Jada Gee (left) practices blocking with Alaina Saliba (right) prior to the cancellation of UD’s spring musical “Chicago.” Photo from Grace James
Throughout the past couple of weeks, the University of Dayton has had no shortage of challenges. From the cancellation of March Madness to the abrupt transition to online learning for students and faculty, the UD community has had to face a lot of disappointment. This disappointment has also extended to student artists and performers.
Last Wednesday, the faculty directors of UD’s performance of “Chicago” made the difficult decision to cancel the show. It would have run in the Kennedy Union Boll Theater April 23-25.
I was a member of the cast in the ensemble. All of us had been rehearsing tirelessly for two months; determined to push ourselves as singers, dancers and actors. We were all concerned with learning our specific parts, but anyone with a theatre background knows that putting together a show is a team effort from beginning to end.
Rehearsing for a show is not an easy, straightforward process. Things almost always take longer than expected; choreography takes longer to learn, lines take longer to memorize and harmonies are challenging to get right. But, we (the cast) all endure these challenges for that ultimate payoff: the performance.
There is nothing quite like live theatre. I have yet to find something else that emulates the raw energy that comes with performing onstage with your cast. At least for me, performing is a fantastic blur; loud, brassy music emanating from the orchestra pit; vivid, bright colors of costumes twirling as we all dance in unison; and the thunderous wave of applause that hits you as you abruptly stand still, trying to catch your breath and take in the sound.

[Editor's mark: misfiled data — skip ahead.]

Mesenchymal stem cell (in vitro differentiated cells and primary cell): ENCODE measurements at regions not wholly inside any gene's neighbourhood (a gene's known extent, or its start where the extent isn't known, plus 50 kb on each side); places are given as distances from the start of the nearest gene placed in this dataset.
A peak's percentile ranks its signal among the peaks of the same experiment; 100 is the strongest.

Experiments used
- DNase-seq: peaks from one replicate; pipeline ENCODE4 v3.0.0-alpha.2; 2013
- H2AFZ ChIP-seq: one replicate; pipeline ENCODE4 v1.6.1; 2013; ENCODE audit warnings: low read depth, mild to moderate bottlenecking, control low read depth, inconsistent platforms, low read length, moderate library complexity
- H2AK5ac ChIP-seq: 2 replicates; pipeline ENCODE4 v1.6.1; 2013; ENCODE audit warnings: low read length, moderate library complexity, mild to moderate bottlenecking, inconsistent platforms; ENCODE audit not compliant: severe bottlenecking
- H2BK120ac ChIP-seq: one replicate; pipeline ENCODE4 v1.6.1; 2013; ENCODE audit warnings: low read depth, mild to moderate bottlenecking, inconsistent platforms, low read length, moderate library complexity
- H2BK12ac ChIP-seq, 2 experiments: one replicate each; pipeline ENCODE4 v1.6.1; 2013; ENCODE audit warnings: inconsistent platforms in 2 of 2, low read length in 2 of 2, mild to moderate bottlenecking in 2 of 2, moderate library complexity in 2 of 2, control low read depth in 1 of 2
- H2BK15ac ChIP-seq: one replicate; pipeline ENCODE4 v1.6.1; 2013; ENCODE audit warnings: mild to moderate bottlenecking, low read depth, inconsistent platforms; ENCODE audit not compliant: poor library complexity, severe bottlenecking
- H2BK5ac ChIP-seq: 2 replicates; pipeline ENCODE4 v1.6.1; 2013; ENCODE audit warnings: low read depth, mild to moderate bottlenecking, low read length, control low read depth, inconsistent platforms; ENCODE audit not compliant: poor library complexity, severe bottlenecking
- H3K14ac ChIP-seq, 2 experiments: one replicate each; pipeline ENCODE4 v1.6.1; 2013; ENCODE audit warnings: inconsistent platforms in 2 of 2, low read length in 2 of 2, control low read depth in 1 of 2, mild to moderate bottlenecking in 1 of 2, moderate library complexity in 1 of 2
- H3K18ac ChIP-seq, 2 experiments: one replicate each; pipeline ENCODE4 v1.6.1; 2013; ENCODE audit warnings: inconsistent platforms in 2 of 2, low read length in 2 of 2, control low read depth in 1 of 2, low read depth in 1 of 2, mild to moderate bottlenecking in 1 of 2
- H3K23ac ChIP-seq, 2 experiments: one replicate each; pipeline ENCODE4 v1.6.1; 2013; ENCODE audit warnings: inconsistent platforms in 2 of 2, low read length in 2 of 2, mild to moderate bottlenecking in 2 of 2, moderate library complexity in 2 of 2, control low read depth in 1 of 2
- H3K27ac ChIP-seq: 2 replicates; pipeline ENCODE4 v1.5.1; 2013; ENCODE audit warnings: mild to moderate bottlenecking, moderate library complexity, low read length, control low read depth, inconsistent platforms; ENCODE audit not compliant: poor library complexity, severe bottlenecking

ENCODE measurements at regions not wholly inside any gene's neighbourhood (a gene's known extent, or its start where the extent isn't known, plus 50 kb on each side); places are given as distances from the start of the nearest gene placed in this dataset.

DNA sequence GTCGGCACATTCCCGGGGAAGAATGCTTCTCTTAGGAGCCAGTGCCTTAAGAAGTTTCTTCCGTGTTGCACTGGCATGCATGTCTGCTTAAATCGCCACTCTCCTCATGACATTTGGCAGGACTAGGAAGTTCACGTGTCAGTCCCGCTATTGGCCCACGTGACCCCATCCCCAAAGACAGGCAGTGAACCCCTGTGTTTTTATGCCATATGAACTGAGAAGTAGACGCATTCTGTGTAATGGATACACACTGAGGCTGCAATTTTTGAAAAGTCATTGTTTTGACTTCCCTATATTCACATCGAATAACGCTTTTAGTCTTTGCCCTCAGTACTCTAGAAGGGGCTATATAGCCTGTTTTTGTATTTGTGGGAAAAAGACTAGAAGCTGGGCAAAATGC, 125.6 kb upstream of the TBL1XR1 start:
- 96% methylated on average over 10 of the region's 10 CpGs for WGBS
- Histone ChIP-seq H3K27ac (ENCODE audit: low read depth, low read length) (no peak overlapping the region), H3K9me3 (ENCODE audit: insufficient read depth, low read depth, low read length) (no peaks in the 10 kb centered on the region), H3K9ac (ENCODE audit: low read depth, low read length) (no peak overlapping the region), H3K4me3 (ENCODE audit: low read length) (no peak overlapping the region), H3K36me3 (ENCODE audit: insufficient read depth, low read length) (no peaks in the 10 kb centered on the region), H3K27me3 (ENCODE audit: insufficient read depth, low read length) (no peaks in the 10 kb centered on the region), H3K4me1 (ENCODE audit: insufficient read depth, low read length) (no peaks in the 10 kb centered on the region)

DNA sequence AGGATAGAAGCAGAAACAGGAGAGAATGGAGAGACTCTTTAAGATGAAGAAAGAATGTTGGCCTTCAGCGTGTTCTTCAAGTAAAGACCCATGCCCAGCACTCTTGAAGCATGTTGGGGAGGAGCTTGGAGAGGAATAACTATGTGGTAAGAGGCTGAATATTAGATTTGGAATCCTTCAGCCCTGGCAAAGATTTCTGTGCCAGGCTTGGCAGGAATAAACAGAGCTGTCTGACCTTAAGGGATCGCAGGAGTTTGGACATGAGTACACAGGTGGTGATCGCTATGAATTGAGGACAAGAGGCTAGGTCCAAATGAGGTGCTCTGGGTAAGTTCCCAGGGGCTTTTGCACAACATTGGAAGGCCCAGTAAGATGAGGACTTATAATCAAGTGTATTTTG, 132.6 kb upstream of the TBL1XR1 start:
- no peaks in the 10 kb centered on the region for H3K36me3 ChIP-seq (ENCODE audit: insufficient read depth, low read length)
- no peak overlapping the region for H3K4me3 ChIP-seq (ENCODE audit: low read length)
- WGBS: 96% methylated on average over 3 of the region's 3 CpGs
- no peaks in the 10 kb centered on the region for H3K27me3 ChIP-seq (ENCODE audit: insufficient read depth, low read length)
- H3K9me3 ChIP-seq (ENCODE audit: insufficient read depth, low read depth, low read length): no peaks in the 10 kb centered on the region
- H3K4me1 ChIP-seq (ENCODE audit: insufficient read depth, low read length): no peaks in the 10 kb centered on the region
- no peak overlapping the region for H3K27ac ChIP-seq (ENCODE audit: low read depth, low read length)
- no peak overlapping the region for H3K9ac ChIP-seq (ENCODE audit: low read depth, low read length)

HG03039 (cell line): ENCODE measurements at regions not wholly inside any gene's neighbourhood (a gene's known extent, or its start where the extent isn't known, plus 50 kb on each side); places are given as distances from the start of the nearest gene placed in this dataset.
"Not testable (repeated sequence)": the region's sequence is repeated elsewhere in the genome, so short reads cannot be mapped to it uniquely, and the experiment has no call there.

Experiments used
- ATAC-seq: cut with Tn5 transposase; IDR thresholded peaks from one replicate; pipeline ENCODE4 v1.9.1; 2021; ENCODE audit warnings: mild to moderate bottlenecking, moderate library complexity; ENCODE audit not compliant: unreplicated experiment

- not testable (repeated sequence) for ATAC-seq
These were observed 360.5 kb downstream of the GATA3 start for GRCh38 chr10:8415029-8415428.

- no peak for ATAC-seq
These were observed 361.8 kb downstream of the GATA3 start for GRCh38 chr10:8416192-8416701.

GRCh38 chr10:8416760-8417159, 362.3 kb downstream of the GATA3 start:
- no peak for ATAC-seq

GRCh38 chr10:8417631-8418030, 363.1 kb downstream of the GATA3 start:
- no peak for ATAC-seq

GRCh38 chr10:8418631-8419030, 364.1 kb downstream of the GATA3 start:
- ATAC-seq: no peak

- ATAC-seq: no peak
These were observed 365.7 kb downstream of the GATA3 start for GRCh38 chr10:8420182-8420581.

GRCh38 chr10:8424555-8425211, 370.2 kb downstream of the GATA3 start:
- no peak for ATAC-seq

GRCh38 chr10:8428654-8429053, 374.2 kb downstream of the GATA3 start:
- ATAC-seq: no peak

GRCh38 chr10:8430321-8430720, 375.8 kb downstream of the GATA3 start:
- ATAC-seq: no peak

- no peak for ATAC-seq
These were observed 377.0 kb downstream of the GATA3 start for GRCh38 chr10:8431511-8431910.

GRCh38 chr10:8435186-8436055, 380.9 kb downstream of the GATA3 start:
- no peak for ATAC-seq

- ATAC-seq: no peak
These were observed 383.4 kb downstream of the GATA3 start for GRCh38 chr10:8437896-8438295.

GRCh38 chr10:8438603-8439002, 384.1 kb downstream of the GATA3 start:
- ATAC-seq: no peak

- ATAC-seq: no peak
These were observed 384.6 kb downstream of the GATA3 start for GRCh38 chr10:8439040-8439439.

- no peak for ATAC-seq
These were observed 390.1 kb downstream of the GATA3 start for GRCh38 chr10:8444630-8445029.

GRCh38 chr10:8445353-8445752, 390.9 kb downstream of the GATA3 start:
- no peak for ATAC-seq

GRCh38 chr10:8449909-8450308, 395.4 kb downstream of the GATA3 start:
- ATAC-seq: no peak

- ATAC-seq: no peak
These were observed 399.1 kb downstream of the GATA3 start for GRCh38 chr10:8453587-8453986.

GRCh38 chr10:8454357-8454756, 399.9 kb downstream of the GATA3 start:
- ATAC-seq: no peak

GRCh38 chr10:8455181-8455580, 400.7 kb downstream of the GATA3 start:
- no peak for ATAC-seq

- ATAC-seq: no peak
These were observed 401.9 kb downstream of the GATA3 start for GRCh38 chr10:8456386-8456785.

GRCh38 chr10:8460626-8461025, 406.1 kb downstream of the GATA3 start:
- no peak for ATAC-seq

Of course, I am devastated that my senior musical has been cancelled. I am sad that I will never get to stand on the Boll Theatre stage and hear that one last wave of applause with my friends by my side. One of the first memories I have at UD was auditioning for my freshman musical, “Grease.” I was hoping that “Chicago” would serve as a great last memory that would tie my college experience together with the same group of friends that I hope to keep in contact with long after I graduate.
It could seem like all the time my cast mates and I spent rehearsing the same scenes over and over again will be for nothing. After all, we will never get that exhilarating payoff, that moment onstage as the applause begins and adrenaline fills you from your head to your toes.
But as I reflect on my time as a theatre actor, I realize now that the performance isn’t actually the best part. No, the best part lies in all those in-between moments during rehearsal where your castmates become your best friends.
Thinking back to all the musicals I’ve done from elementary school through college, my mind doesn’t first go to the performances themselves. Rather, I think of a moment in rehearsal where the cast couldn’t stop laughing at a joke someone made, or when we all gathered around a piano to sing together for fun before our work began. I think of all the bizarre selfies my friends and I have taken backstage, or the way my heart leapt with excitement when I saw everyone in costumes for the first time.
Moments like these are why I, and I’m sure many others, come back to the theatre time and time again—not for the performance itself, but for all the in-between moments that make theatre so special.
Even though the cast of “Chicago” did not get the final bow we all hoped for, we did get to grow and have fun together as university students doing what we love. And for that, I am truly grateful.